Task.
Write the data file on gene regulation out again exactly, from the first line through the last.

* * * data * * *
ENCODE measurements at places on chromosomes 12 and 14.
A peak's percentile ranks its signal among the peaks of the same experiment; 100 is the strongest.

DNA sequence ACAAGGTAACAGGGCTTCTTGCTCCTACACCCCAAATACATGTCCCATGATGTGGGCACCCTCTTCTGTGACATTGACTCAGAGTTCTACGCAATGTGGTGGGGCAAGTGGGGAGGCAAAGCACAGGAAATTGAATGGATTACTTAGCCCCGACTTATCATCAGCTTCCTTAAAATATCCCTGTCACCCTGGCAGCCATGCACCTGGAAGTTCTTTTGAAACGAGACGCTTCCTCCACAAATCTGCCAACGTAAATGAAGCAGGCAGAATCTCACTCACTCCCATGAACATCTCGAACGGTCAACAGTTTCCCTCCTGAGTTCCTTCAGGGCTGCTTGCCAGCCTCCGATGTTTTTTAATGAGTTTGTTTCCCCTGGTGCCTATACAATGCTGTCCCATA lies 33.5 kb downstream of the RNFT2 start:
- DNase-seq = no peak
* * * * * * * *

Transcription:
ENCODE measurements at places on chromosomes 12 and 14.
A peak's percentile ranks its signal among the peaks of the same experiment; 100 is the strongest.

DNA sequence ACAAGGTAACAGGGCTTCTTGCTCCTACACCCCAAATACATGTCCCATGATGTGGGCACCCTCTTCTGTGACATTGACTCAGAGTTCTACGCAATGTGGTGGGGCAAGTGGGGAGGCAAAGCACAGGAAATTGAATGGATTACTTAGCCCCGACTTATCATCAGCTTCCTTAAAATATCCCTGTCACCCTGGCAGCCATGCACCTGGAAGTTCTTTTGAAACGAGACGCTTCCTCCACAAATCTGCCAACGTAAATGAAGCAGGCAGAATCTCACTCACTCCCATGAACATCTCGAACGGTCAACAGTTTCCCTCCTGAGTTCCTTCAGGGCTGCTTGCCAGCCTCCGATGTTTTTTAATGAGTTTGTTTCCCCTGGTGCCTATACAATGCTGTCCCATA lies 33.5 kb downstream of the RNFT2 start:
- DNase-seq = no peak